Col. Mike Kirby picks two teams of crack Green Berets for a mission in South Vietnam. First off is to build and control a camp that is trying to be taken by the enemy the second mission is to kidnap a North Vietnamese General.
J.D. Cahill is the toughest U.S. Marshal they've got, just the sound of his name makes bad guys stop in their tracks, so when his two young boys want to get his attention they decide to rob... See full summary »
After the Civil War, ex-Union Colonel John Henry Thomas and ex-Confederate Colonel James Langdon are leading two disparate groups of people through strife-torn Mexico. John Henry and ... See full summary »
U.S. Special Forces troops ("Green Berets") under the command of Colonel Mike Kirby defend a firebase during the Vietnam war. War correspondent George Beckwith accompanies Kirby and objects to both the war and the means by which it is executed. Kirby's firebase is overrun and his troops fight bravely to retake it. Kirby and a select group of his men are then ordered on a special mission to capture a high-level Viet Cong officer. Written by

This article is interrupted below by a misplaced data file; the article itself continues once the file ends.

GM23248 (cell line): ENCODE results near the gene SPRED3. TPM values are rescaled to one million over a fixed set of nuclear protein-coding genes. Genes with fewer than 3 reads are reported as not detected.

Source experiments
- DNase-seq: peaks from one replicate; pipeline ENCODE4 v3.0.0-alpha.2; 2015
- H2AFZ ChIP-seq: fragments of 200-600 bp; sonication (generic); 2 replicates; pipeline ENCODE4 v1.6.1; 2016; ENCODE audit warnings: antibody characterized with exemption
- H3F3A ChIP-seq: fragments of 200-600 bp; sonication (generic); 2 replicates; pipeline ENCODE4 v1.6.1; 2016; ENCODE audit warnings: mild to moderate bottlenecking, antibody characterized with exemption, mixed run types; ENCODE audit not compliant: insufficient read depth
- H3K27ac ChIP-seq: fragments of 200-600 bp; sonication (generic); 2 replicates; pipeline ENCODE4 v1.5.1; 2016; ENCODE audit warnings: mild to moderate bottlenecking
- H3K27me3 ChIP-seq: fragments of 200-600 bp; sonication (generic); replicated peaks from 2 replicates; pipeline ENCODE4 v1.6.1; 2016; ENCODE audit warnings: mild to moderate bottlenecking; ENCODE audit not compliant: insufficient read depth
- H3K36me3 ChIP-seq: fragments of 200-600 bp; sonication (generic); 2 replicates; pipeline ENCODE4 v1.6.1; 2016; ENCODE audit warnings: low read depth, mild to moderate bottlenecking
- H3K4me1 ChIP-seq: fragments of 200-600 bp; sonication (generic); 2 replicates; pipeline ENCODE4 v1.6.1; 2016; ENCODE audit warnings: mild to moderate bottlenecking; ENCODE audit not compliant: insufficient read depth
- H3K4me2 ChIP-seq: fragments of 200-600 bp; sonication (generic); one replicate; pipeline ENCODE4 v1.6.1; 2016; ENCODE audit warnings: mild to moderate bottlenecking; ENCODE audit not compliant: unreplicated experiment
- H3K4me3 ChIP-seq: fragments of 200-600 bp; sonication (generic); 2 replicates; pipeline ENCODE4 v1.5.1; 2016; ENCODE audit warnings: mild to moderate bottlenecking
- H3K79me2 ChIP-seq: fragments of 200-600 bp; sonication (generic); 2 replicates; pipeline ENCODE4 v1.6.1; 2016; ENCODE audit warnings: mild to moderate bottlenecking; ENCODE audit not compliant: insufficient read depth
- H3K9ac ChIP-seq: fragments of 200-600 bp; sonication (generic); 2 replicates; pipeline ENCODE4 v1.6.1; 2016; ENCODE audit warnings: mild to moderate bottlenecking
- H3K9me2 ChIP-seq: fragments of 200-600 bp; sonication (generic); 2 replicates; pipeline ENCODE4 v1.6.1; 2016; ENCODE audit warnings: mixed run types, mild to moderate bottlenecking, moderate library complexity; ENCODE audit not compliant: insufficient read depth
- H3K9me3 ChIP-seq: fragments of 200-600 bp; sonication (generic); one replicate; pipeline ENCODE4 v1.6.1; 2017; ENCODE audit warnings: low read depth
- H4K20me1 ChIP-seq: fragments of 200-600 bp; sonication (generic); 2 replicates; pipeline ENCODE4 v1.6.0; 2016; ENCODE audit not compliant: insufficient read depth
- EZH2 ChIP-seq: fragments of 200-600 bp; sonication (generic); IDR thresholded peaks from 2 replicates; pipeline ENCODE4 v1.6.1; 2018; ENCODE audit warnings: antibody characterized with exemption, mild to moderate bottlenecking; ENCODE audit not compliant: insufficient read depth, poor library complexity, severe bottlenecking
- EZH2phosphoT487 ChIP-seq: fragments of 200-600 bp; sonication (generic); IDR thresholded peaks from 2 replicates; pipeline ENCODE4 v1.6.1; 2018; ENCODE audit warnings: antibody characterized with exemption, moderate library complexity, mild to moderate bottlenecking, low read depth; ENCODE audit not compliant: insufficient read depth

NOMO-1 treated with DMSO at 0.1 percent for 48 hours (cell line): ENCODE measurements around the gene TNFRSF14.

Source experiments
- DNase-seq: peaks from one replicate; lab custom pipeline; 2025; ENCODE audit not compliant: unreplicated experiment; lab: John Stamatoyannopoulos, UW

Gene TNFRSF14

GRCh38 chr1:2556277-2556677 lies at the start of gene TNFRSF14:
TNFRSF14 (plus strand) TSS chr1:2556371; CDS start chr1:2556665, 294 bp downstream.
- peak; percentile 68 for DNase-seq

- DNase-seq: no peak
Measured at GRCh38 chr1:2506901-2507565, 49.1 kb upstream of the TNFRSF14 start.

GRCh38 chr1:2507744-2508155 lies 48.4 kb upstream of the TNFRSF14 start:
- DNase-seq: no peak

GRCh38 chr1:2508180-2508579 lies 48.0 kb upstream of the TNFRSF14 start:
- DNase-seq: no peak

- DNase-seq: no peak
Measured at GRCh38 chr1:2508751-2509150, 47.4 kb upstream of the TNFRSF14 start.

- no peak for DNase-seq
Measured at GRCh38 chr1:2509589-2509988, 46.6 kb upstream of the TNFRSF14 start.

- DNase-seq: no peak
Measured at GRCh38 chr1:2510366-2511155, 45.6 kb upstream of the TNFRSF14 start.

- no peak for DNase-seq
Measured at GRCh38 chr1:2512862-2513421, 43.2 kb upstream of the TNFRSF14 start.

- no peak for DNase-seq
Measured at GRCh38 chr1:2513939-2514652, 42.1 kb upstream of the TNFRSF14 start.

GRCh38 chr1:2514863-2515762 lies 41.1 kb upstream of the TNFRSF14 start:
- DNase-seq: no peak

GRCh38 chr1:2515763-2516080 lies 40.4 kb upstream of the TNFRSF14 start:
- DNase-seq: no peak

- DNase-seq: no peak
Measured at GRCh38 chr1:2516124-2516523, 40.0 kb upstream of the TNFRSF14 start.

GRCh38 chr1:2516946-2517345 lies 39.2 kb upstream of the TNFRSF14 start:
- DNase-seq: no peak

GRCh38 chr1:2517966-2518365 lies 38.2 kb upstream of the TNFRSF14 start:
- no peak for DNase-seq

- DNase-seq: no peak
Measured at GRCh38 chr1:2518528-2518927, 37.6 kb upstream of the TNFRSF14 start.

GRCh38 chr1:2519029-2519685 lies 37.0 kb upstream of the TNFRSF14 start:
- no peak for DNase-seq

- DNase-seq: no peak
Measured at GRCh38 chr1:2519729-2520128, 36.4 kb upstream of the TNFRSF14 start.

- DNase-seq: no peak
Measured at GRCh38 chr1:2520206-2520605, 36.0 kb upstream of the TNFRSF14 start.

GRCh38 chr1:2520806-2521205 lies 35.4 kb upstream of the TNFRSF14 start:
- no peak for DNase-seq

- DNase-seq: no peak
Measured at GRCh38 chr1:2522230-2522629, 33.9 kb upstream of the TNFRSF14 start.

Jim Beaver <email@example.com>
George Takei has admitted in interviews that while he was grateful to be cast in this film, he nevertheless strongly disagreed with the film's pro-war message and felt the finished movie was very bad. See more »
When Col Kirby initially arrives at Da Nang, the two C-130 aircraft carrying his troops are seen taxiing with their tail ramps partially lowered; a common practice still carried out by UK and US C-130 crews. In the next scene, when Kirby is about to disembark, the tail ramp opens from a fully closed position. There is no need to close a partially open ramp prior to fully lowering it. See more »
This was a good movie regardless of the problems of special effects or location. I have always liked John Wayne and his bigger than life characters and this was no exception. It was suppose to be entertainment and it was then and still is now.
I also think it deserves credit for being one of the only movie during Vietnam depicting Vietnam. People say it was propaganda, maybe it was but it was also entertainment; besides, how many other films during other time periods were propaganda also? I admire Wayne's courage in going through with this project knowing how unpopular his beliefs were to many people. But even now as a young person I do not fault him one bit for doing what he believed in. Yes, I might be sappy but I like the song and I like the movie.
58 of 102 people found this review helpful.
Was this review helpful to you?